7. Hey guys new to the forum and i'm not sure if this is the correct spot to post this. I'm looking for some information on a replacement part for my truck. I need to find a replacement wheel trim piece that fits my truck. I think I have narrowed it down the the correct one but there are two different "Designs" it says. 1st design and 2nd design does anyone know how to tell what the differences are? Here is a link to what I am looking at it's Part 4 on the exploded view Exterior Trim thanks in advance!!!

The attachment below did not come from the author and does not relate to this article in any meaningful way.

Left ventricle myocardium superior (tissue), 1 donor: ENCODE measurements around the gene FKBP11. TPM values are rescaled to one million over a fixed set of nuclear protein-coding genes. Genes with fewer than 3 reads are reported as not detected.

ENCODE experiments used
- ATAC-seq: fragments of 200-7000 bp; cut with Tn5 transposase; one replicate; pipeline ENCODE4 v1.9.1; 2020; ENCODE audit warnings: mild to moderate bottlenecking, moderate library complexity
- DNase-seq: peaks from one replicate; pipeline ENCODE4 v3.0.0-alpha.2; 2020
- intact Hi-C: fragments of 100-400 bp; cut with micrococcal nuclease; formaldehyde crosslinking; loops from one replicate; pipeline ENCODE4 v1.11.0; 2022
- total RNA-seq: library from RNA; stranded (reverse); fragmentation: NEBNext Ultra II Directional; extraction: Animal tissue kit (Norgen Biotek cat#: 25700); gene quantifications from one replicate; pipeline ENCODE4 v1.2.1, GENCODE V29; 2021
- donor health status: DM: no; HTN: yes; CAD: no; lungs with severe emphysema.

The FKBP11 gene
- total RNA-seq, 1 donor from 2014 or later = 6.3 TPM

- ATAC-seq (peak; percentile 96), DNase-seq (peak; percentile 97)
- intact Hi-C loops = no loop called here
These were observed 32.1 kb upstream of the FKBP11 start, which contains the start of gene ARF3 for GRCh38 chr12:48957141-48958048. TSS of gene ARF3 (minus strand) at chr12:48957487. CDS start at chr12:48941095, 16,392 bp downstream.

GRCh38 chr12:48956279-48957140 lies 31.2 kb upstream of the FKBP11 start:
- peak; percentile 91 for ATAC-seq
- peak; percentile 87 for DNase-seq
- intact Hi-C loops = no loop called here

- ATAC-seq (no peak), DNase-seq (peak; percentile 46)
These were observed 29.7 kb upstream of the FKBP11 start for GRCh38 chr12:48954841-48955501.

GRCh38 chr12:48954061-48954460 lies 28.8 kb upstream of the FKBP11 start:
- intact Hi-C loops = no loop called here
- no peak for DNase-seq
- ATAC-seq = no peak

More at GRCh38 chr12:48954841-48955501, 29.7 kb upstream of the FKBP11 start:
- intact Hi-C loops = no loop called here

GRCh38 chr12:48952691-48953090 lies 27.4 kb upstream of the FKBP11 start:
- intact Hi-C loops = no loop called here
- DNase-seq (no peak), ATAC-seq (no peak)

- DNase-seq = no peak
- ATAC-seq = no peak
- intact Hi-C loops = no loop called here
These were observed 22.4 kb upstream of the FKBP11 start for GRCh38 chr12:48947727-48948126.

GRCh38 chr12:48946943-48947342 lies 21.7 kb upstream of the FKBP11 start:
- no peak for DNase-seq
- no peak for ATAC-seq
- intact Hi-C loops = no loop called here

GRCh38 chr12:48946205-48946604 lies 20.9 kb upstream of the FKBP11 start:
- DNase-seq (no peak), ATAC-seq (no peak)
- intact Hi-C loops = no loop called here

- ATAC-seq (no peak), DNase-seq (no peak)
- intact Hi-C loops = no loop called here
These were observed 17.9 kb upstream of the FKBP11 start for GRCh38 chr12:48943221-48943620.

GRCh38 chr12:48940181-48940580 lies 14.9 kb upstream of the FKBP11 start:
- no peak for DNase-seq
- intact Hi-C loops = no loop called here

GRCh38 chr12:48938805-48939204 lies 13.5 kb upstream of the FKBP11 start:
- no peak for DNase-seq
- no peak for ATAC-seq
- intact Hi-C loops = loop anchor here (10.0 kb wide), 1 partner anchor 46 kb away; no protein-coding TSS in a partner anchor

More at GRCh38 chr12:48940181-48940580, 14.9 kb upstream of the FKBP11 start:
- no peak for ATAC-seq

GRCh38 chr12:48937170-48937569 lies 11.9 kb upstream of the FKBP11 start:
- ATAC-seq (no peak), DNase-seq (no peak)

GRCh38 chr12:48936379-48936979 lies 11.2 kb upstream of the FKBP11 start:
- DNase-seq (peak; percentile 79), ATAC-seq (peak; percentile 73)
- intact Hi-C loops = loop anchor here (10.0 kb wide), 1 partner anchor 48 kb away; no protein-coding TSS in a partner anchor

8. I did a search on here for replacing the engine computer and was surprised for not finding much ! We have an 05 Silverado with a 5.3 in it. The other evening, my wife went to see a friend and when it began to storm, she decided to leave. She went out and the truck was dead, no click, no crank. I went to get her and tried to jump start it (while it was still storming) and arcs came off of the negative terminal when the cable touched it. I stopped and decided to disconnect the battery till morning. Next day I go over there and reconnect the battery and the engine fans start running with no key in the ignition (probable reason why the battery arced the night before)! Battery voltage was down to under 11 volts so I took it to get checked since it was 5 years old. Got a new one, connected it, the truck fired up, and all seemed well. Took the truck home, parked it and 2 hours later I go to leave in it and the engine fans are running again ! When I drove away, I got about a mile from the house and the check engine light started flashing. Codes that came up were P0300 and P0480, random misfire and engine cooling fan code error. So..... I checked what I could, but then on Monday took it to an automotive electrical guy. He ran his diagnostics and while it was there, the fans came on by themselves again with no key on. He check his schematics, ran his checks and suspects the computer has some kind of fault. He said to get a salvage computer and he would re-flash it for my VIN. I checked around and found one local, but also looked online and came across "All Computer Resources" in Miami FL that sells reprogramed ECM / ECU / PCM automotive computers. I wasn't sure what to do, so called another electrical repair guy for another opinion. He said it could well be the computer, but would run his own checks before just replacing it. He was adamant about not using a salvage or reconditioned computer. Said he has been there, done that, and will now ONLY install new OEM replacement GM computers and flash them. Anybody out there have good or bad luck with a reconditioned computer ? Any thoughts or suggestions ?